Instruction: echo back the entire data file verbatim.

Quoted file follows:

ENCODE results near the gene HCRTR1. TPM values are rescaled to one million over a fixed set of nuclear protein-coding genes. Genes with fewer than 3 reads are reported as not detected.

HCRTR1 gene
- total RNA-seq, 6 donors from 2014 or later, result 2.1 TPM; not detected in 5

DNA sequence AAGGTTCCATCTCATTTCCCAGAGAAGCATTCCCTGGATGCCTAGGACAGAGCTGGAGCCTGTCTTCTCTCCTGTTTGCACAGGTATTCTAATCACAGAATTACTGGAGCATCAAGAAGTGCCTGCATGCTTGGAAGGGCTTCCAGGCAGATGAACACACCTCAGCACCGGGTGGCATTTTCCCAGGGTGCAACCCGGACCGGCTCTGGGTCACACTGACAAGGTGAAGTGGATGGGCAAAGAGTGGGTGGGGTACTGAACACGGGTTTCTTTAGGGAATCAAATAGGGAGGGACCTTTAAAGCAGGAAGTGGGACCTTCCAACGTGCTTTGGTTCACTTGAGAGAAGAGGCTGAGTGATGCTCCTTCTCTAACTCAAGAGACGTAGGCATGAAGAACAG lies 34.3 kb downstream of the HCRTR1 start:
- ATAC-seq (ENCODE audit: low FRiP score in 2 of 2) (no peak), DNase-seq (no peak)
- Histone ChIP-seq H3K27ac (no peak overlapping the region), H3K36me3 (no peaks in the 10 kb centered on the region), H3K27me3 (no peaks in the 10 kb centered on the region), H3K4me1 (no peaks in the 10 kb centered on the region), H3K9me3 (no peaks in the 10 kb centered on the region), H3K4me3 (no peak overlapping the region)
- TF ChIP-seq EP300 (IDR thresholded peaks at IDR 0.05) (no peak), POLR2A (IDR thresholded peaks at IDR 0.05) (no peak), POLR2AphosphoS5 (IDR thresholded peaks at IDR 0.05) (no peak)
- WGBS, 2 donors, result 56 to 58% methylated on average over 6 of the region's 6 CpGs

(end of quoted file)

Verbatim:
ENCODE results near the gene HCRTR1. TPM values are rescaled to one million over a fixed set of nuclear protein-coding genes. Genes with fewer than 3 reads are reported as not detected.

HCRTR1 gene
- total RNA-seq, 6 donors from 2014 or later, result 2.1 TPM; not detected in 5

DNA sequence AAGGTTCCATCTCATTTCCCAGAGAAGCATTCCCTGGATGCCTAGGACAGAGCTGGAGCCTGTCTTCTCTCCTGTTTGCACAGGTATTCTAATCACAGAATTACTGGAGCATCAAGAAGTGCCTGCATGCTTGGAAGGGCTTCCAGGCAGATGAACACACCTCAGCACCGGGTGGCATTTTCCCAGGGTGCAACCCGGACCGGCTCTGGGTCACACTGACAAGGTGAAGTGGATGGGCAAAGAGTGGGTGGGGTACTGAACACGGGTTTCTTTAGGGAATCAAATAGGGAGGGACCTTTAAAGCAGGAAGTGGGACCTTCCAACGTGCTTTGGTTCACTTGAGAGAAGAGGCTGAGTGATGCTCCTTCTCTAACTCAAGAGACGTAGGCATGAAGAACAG lies 34.3 kb downstream of the HCRTR1 start:
- ATAC-seq (ENCODE audit: low FRiP score in 2 of 2) (no peak), DNase-seq (no peak)
- Histone ChIP-seq H3K27ac (no peak overlapping the region), H3K36me3 (no peaks in the 10 kb centered on the region), H3K27me3 (no peaks in the 10 kb centered on the region), H3K4me1 (no peaks in the 10 kb centered on the region), H3K9me3 (no peaks in the 10 kb centered on the region), H3K4me3 (no peak overlapping the region)
- TF ChIP-seq EP300 (IDR thresholded peaks at IDR 0.05) (no peak), POLR2A (IDR thresholded peaks at IDR 0.05) (no peak), POLR2AphosphoS5 (IDR thresholded peaks at IDR 0.05) (no peak)
- WGBS, 2 donors, result 56 to 58% methylated on average over 6 of the region's 6 CpGs